SXSW Film Review: 'Among the Living'

'Stand by Me' and then die by me

Alexandre Bustillo and Julien Maury have been hard at work redesigning what it means to be a French horror film.


Starting with 2007's gory, housebound nightmare Inside which was followed by 2011's equally chilling Livid, Bustillo and Maury have essentially created a trilogy with this year's Among the Living. Taken together, the films are a handy primer on the evolving state of France's nouveau guignol cinema, and this newest offering is a bloody good capstone, by turns sublime, comical, and chilling in the blackest sort of way.

Among the Living, in which three adolescent boys slowly discover their otherwise placid, rural community hides myriad horrors behind its otherwise banal facade, is a joy to watch (even when you're viewing it from behind your own splayed fingers). Cinematographer Antoine Sanier completely nails the small-town atmosphere while setting up some truly dazzling reveals. Bustillo and Maury's film is also something of a homage to the American films they grew up watching, chief among them Stand by Me, The Texas Chain Saw Massacre, John Carpenter's Halloween, E.T., and The Goonies. (And for Fifties-era exploitation completists, there's also a passing reference to Roger Corman's The Wasp Woman.)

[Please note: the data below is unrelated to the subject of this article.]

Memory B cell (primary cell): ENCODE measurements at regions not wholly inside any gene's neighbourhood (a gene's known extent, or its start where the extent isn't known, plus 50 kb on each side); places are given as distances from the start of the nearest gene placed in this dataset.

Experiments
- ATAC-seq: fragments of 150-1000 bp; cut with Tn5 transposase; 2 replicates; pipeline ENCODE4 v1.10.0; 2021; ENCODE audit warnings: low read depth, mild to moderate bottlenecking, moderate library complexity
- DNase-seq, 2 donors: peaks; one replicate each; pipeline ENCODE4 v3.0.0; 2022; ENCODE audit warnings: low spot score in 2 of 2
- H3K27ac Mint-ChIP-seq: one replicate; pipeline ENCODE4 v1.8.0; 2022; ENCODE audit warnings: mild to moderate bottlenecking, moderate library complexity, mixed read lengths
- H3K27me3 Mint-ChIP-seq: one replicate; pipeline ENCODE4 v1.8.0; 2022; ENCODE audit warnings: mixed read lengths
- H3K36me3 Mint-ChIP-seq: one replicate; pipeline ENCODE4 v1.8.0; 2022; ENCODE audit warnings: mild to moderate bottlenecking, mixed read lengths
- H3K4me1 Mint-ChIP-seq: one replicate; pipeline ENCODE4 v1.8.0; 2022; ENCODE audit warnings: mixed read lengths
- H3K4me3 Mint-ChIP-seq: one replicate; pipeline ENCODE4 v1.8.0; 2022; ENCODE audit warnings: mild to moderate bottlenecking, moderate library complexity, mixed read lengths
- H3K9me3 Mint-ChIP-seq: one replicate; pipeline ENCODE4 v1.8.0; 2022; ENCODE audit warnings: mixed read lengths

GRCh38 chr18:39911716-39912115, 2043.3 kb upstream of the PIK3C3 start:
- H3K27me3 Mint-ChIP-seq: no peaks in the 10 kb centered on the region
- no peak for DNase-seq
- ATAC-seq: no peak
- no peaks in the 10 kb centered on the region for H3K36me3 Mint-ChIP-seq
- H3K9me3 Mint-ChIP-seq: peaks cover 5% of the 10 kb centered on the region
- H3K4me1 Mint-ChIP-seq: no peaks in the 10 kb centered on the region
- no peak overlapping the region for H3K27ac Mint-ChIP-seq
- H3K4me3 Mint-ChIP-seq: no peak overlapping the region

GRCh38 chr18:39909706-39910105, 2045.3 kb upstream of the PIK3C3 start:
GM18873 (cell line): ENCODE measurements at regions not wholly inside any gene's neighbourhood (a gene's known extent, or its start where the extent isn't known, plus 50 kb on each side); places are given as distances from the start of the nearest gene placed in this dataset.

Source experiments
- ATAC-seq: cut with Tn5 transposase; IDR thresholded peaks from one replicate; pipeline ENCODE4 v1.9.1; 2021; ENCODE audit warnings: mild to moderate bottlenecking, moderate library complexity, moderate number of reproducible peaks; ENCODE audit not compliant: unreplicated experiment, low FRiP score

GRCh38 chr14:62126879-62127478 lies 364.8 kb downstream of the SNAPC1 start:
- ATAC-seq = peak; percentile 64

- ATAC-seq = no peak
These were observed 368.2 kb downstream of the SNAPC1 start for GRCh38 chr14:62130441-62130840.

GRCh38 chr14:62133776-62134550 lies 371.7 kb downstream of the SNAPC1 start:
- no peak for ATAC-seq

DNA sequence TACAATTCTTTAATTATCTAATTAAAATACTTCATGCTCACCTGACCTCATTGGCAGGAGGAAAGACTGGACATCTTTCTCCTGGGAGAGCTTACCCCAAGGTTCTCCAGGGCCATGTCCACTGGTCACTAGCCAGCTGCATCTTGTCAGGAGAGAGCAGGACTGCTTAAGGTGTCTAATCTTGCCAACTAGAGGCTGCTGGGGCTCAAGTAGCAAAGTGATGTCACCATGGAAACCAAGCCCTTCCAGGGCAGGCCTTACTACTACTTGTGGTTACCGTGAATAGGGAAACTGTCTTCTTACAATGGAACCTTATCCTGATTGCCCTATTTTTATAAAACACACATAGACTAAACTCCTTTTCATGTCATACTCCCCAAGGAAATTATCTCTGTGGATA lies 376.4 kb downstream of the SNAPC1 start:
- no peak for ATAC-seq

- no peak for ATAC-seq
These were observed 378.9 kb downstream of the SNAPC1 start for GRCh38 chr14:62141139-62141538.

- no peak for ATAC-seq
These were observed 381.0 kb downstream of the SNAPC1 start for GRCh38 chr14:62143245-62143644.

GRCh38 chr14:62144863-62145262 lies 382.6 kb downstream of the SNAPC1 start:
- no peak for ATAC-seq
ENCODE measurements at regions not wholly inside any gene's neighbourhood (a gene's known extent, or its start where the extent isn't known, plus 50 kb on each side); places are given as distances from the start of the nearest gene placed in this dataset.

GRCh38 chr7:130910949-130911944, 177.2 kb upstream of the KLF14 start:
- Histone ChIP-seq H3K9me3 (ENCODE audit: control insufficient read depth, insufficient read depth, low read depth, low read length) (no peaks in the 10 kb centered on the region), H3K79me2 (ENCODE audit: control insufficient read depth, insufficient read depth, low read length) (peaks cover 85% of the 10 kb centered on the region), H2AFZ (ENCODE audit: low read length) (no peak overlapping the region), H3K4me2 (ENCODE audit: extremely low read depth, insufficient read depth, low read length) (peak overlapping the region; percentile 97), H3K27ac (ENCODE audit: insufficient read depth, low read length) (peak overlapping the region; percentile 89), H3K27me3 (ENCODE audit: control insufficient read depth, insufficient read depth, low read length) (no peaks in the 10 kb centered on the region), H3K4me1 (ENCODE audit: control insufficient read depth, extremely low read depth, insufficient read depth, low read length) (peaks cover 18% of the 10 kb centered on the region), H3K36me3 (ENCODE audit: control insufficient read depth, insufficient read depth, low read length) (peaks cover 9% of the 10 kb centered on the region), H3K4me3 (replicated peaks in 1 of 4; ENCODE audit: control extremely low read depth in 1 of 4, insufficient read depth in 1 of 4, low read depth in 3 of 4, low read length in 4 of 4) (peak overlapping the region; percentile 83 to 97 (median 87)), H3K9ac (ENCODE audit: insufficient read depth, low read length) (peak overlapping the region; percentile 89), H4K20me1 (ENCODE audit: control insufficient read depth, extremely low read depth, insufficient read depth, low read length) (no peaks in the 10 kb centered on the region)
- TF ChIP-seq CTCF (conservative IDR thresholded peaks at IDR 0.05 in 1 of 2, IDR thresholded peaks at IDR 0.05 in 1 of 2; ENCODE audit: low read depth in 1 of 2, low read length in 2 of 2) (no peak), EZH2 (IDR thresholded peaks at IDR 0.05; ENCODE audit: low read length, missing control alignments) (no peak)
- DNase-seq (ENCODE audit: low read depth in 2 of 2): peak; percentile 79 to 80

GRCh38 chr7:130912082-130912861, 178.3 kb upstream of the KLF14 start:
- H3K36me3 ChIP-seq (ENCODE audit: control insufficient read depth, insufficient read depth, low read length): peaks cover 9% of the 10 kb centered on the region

The three young protagonists play out their days bitching about school and the usual teen tiny-tantrums, but they always have the option to flee to Blackwood Studios, a long-forgotten film set hidden away in the backwoods complete with faux western buildings, and a snatch of soundtrack that sounds as if it were lifted straight from Sergio Leone's most mournful of gritty leitmotifs. It's a wonderful, totally believable slice of meta-commentary on kids and the movies they love (or grow to love, if, indeed they get to grow up at all). As one of the characters puts it, "Life is a movie, my darling, and you are the star." Oui, c'est vrai.


Among the Living


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KEYWORDS FOR THIS POST

South by Southwest, SXSW, SXSW 2014, SXSW Film 2014, Among the Living, Midnighters, narrative, review, Julien Maury, Alexandre Bustillo, Anne Marivin, Beatrice Dalle, Francis Renaud

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